|Ethical Integration of Applied Behavior Analysis Into an Acute Pediatric Medical Setting|
|Monday, May 27, 2019|
|8:00 AM–8:50 AM |
|Swissôtel, Event Center Second Floor, Vevey 3/4|
|Area: CBM/DDA; Domain: Applied Research|
|Chair: Terry J. Page (None)|
|Discussant: Terry J. Page (None)|
|CE Instructor: Terry J. Page, M.S.|
Behavior analysts often work collaboratively with other disciplines; however, behavior analytic consultation within an acute pediatric medical setting can present unique ethical challenges. During consultation, behavior analysts are typically provided short time frames to conduct assessment and implement treatment. However, behavior analysts still need to follow ethical guidelines to work with medical colleagues to rule out medical etiology and determine how to safely conduct assessments and implement treatment in a medically compromised patient population or patients who are awaiting transfer to in-patient psychiatric units. In addition, behavior analysts must disseminate behavior analysis in a setting where this technology is relatively novel to other team members, who are more familiar with pharmacologic interventions and psychotherapy to manage problem behaviors. This symposia will discuss the use of traditional and synthesized functional analyses within a pediatric medical setting as well as the implementation function-based treatment to reduce life-threatening behavior, and demonstrate the use of behavior analysis to help inform medical decision-making with medically and behaviorally complex patients.
|Instruction Level: Intermediate|
|Keyword(s): ethical collaboration, functional analysis, medical hospital, pharmacology|
|Target Audience: |
Target audience includes behavior analysts practicing in a variety of settings, specifically those working in consultation roles and as part of an interdisciplinary team and those working with medically complex populations.
|Implementing Functional Analyses and Function Based Treatment in a Medical Setting|
|KRISTIN VESPE (Children's Hospital of Philadelphia)|
|Abstract: An acute pediatric medical setting presents unique challenges when assessing problem behavior and implementing function based treatment. The patient’s length of stay can vary greatly based on the admission problem and criteria for safe discharge. The length of stay for behavioral health patients can be as short as a few hours prior to a patient discharging to an in-patient psychiatric facility. If behavioral assessment is needed in a relatively short time, synthesized functional analyses are an alternative to a traditional functional analysis. When patients present with life-threatening behaviors, such as self-decannulation, patient safety is most important when selecting assessment methodology. In one case this was achieved through the use of latency- and trial-based functional analysis. This methodology allowed behavior analysts to assess the function of the behavior while mitigating the risk of eliciting the behavior with greater frequency than the patient’s baseline rates. When function-based treatment is implemented consistently by the treatment team and results in a decrease in problem behavior, it may result in a decreased length of hospital stay and/or discharge to a less restrictive environment than initially projected.|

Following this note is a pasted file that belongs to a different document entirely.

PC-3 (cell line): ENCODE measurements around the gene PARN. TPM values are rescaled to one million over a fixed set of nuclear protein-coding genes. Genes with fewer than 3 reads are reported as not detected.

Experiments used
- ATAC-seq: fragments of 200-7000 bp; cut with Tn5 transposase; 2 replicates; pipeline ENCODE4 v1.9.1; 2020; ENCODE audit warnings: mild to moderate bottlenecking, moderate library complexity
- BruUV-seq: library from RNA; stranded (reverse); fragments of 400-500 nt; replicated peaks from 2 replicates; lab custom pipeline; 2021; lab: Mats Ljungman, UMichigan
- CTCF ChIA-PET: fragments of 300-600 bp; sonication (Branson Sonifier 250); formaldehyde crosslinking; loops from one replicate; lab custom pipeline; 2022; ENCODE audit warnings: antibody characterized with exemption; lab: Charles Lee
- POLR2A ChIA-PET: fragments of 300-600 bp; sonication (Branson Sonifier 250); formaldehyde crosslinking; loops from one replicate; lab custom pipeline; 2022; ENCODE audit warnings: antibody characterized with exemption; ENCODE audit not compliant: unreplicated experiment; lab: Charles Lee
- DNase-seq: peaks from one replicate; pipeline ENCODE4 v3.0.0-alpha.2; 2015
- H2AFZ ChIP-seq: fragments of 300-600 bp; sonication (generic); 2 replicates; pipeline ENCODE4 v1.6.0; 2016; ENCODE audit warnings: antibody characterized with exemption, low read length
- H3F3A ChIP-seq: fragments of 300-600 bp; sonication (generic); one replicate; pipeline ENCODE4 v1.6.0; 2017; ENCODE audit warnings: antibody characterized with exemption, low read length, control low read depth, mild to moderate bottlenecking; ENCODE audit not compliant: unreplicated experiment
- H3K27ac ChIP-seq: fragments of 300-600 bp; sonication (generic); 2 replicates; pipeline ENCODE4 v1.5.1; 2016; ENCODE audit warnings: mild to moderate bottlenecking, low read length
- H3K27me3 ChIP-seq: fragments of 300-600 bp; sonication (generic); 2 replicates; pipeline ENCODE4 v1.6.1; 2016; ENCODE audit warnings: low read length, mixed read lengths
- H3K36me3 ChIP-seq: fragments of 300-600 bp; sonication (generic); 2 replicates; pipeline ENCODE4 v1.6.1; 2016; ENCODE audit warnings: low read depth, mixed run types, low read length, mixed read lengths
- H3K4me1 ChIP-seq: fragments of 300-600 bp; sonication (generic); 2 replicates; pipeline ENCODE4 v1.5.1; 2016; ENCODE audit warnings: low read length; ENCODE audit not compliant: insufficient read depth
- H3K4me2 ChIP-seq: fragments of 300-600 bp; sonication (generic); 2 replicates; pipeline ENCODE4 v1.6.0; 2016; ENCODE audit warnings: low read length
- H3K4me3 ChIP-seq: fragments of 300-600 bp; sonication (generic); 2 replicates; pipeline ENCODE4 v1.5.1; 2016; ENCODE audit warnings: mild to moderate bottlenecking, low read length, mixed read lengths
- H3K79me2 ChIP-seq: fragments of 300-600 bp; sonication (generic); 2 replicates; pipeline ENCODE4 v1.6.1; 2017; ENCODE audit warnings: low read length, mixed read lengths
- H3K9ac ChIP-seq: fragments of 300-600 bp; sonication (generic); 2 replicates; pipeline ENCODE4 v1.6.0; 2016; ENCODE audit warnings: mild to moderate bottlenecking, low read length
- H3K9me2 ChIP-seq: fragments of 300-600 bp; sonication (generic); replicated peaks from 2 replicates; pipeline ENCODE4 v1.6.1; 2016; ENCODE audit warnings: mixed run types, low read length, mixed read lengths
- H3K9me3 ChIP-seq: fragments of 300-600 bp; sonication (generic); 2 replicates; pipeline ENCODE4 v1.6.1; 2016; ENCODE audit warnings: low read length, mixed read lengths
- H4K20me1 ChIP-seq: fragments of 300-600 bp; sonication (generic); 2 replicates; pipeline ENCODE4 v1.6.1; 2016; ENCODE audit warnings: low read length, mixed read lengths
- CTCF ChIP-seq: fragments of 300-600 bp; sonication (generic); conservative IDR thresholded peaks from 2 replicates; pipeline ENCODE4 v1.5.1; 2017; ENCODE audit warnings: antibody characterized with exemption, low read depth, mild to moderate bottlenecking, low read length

Integrating Applied Behavior Analysis Into a Medical Setting
|VIRGINIA KAUFMANN (Children's Hospital of Philadephia)|
Integrating applied behavior analysis into an acute medical setting allows opportunities for technology to be utilized with a diverse patient population. A transdisciplinary team within a pediatric medical hospital may include nursing, psychiatry and psychology, neurology, and other medical professionals. The ability to provide objective data regarding patient behavior can help inform medical decisions in complex cases in which the transdisciplinary team has struggled to make progress related to the patient’s behavior. This may include decisions to make changes in psychotropic or other medications, as well as providing input into difficult diagnoses. Behavioral intervention and the use of data-based decision-making has been useful with patients with a variety of medical diagnoses, including anti-NMDA receptor encephalitis, functional neurologic/conversion disorder, and avoidant/restrictive food intake disorder (ARFID), with the benefit of minimizing the amount of as needed/PRN medications given to patients, informing the transdisciplinary team on timing of standing medications, and discharging patients to less restrictive settings.